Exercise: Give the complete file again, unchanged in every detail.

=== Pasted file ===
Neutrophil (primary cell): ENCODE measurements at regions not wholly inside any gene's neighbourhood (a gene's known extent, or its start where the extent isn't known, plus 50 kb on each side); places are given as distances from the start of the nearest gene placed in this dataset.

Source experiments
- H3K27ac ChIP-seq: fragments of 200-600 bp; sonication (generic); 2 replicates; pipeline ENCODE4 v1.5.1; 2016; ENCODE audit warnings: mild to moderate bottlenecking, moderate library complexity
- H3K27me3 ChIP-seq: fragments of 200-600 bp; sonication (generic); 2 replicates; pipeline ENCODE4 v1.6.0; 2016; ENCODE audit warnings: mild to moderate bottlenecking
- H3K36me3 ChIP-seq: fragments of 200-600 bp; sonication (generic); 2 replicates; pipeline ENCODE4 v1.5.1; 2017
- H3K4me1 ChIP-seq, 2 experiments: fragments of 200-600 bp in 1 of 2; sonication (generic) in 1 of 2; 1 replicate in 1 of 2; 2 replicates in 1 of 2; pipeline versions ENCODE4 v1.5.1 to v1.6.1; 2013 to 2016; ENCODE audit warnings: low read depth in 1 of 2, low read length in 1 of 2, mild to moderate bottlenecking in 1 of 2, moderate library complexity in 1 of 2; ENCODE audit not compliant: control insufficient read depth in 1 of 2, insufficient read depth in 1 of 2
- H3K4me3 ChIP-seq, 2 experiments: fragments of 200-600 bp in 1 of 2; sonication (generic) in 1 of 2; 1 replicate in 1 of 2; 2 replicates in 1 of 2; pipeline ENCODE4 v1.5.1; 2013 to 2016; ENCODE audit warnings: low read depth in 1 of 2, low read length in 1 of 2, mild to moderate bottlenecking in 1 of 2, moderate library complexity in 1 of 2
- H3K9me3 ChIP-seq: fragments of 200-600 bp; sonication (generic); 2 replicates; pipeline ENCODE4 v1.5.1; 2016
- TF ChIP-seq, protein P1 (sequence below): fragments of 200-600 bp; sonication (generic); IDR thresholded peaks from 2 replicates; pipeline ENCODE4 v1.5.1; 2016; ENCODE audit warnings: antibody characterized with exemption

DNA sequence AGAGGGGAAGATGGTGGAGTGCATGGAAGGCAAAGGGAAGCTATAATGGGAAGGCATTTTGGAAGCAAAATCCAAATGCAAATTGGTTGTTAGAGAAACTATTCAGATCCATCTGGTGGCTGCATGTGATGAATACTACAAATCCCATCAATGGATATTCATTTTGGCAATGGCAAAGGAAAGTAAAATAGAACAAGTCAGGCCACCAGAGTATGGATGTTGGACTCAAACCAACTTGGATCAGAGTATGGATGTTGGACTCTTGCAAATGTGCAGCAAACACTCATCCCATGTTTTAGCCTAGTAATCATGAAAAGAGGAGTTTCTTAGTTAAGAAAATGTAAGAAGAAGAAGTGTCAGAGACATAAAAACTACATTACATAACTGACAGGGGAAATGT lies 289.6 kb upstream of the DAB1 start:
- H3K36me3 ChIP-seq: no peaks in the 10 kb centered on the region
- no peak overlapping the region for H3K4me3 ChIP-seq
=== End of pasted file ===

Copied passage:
Neutrophil (primary cell): ENCODE measurements at regions not wholly inside any gene's neighbourhood (a gene's known extent, or its start where the extent isn't known, plus 50 kb on each side); places are given as distances from the start of the nearest gene placed in this dataset.

Source experiments
- H3K27ac ChIP-seq: fragments of 200-600 bp; sonication (generic); 2 replicates; pipeline ENCODE4 v1.5.1; 2016; ENCODE audit warnings: mild to moderate bottlenecking, moderate library complexity
- H3K27me3 ChIP-seq: fragments of 200-600 bp; sonication (generic); 2 replicates; pipeline ENCODE4 v1.6.0; 2016; ENCODE audit warnings: mild to moderate bottlenecking
- H3K36me3 ChIP-seq: fragments of 200-600 bp; sonication (generic); 2 replicates; pipeline ENCODE4 v1.5.1; 2017
- H3K4me1 ChIP-seq, 2 experiments: fragments of 200-600 bp in 1 of 2; sonication (generic) in 1 of 2; 1 replicate in 1 of 2; 2 replicates in 1 of 2; pipeline versions ENCODE4 v1.5.1 to v1.6.1; 2013 to 2016; ENCODE audit warnings: low read depth in 1 of 2, low read length in 1 of 2, mild to moderate bottlenecking in 1 of 2, moderate library complexity in 1 of 2; ENCODE audit not compliant: control insufficient read depth in 1 of 2, insufficient read depth in 1 of 2
- H3K4me3 ChIP-seq, 2 experiments: fragments of 200-600 bp in 1 of 2; sonication (generic) in 1 of 2; 1 replicate in 1 of 2; 2 replicates in 1 of 2; pipeline ENCODE4 v1.5.1; 2013 to 2016; ENCODE audit warnings: low read depth in 1 of 2, low read length in 1 of 2, mild to moderate bottlenecking in 1 of 2, moderate library complexity in 1 of 2
- H3K9me3 ChIP-seq: fragments of 200-600 bp; sonication (generic); 2 replicates; pipeline ENCODE4 v1.5.1; 2016
- TF ChIP-seq, protein P1 (sequence below): fragments of 200-600 bp; sonication (generic); IDR thresholded peaks from 2 replicates; pipeline ENCODE4 v1.5.1; 2016; ENCODE audit warnings: antibody characterized with exemption

DNA sequence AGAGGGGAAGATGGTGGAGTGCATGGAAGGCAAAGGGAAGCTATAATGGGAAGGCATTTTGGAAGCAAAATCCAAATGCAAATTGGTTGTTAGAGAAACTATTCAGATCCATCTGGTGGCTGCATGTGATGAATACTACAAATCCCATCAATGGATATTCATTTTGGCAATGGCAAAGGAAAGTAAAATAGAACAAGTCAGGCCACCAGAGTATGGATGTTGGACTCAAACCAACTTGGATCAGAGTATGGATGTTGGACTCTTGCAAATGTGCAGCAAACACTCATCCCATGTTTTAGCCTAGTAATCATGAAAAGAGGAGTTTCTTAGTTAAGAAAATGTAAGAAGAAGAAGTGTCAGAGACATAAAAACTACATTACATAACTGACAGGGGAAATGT lies 289.6 kb upstream of the DAB1 start:
- H3K36me3 ChIP-seq: no peaks in the 10 kb centered on the region
- no peak overlapping the region for H3K4me3 ChIP-seq